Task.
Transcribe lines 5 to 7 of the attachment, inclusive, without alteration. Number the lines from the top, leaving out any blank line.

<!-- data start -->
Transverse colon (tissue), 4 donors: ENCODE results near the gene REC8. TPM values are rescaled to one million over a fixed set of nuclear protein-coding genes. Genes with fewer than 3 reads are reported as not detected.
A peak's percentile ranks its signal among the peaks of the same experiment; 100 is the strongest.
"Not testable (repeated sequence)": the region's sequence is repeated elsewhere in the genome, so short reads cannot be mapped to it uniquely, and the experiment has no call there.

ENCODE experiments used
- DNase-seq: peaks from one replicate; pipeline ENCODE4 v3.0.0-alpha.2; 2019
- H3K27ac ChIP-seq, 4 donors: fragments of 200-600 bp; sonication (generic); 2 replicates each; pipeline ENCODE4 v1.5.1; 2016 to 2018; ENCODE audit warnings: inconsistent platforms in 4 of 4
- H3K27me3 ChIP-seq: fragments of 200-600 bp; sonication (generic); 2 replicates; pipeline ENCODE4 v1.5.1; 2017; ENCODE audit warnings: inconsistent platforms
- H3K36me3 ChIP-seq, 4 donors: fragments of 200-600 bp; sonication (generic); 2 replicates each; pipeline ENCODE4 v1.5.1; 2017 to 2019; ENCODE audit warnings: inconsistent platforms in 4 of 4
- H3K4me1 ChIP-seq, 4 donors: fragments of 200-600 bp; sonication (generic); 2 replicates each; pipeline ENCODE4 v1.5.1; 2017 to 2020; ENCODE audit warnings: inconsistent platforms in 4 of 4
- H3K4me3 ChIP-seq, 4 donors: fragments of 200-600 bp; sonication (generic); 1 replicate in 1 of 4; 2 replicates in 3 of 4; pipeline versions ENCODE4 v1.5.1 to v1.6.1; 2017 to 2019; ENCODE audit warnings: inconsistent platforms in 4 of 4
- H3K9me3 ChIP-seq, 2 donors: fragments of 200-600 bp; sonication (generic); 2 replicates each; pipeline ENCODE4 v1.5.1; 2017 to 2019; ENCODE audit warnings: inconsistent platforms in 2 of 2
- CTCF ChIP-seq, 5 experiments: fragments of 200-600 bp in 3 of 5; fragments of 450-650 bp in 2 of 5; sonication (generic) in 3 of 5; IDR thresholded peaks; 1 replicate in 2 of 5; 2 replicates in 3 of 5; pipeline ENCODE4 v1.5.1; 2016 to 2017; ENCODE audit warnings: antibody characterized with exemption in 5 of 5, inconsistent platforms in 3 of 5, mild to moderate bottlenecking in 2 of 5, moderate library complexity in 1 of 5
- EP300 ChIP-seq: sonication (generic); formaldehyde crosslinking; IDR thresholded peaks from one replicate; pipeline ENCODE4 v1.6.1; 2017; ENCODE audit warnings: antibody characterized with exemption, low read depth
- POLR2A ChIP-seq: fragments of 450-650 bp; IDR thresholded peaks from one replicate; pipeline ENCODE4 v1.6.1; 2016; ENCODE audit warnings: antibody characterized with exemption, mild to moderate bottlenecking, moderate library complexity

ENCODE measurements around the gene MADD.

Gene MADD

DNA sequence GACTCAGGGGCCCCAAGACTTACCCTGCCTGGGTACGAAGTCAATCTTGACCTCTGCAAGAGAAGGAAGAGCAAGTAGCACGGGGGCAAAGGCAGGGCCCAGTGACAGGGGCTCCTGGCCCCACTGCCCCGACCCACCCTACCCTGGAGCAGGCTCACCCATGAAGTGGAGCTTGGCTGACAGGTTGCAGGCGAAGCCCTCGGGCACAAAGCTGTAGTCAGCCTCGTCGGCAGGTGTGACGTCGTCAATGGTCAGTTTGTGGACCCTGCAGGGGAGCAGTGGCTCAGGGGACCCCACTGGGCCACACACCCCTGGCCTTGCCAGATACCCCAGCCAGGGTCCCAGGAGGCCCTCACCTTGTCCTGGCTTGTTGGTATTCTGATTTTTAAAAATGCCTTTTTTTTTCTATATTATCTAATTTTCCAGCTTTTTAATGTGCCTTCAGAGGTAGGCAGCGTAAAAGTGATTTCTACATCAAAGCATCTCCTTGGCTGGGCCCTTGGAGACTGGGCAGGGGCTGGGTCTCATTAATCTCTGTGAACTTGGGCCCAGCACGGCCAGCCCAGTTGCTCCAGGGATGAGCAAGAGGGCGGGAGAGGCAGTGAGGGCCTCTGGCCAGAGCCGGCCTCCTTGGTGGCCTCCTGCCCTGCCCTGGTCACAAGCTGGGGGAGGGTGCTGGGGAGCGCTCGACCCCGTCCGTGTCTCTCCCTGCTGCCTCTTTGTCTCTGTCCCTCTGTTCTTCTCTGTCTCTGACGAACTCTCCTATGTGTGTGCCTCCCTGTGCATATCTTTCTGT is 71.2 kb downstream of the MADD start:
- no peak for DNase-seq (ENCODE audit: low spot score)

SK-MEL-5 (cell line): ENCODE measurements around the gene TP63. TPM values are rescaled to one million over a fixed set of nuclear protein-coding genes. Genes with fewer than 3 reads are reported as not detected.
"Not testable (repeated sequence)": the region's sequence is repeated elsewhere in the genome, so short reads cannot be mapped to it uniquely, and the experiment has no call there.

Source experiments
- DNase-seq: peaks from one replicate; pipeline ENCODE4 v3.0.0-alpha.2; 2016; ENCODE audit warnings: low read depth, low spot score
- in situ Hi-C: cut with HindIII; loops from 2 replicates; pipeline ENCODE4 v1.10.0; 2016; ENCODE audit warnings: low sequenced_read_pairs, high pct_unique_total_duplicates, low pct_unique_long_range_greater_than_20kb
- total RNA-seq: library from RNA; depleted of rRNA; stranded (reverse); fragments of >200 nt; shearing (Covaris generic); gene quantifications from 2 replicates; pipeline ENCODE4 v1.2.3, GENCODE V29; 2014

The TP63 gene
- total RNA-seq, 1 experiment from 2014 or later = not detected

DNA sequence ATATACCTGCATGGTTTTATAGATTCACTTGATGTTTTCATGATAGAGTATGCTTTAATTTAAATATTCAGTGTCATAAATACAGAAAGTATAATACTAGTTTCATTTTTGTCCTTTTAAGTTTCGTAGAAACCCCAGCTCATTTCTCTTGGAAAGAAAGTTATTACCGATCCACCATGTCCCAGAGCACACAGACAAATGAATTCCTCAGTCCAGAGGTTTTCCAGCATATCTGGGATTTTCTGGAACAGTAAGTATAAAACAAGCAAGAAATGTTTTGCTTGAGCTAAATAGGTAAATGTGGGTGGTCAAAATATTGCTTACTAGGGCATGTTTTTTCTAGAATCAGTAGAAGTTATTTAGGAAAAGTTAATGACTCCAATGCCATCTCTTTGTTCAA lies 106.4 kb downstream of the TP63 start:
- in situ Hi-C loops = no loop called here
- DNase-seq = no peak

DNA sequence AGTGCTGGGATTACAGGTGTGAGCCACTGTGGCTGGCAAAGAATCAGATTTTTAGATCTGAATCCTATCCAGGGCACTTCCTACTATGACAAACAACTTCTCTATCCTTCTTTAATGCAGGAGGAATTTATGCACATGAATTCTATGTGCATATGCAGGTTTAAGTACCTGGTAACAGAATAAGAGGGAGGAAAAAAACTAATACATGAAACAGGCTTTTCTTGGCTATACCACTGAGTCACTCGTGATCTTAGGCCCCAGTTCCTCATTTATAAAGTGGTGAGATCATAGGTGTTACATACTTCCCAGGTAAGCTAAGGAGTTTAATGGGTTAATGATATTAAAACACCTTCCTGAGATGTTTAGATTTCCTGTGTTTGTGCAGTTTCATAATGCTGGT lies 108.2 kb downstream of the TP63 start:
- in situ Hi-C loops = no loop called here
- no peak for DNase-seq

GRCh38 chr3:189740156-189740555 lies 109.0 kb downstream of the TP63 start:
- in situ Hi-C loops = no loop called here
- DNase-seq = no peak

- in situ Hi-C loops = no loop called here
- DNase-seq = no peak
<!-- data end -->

- DNase-seq: peaks from one replicate; pipeline ENCODE4 v3.0.0-alpha.2; 2019
- H3K27ac ChIP-seq, 4 donors: fragments of 200-600 bp; sonication (generic); 2 replicates each; pipeline ENCODE4 v1.5.1; 2016 to 2018; ENCODE audit warnings: inconsistent platforms in 4 of 4
- H3K27me3 ChIP-seq: fragments of 200-600 bp; sonication (generic); 2 replicates; pipeline ENCODE4 v1.5.1; 2017; ENCODE audit warnings: inconsistent platforms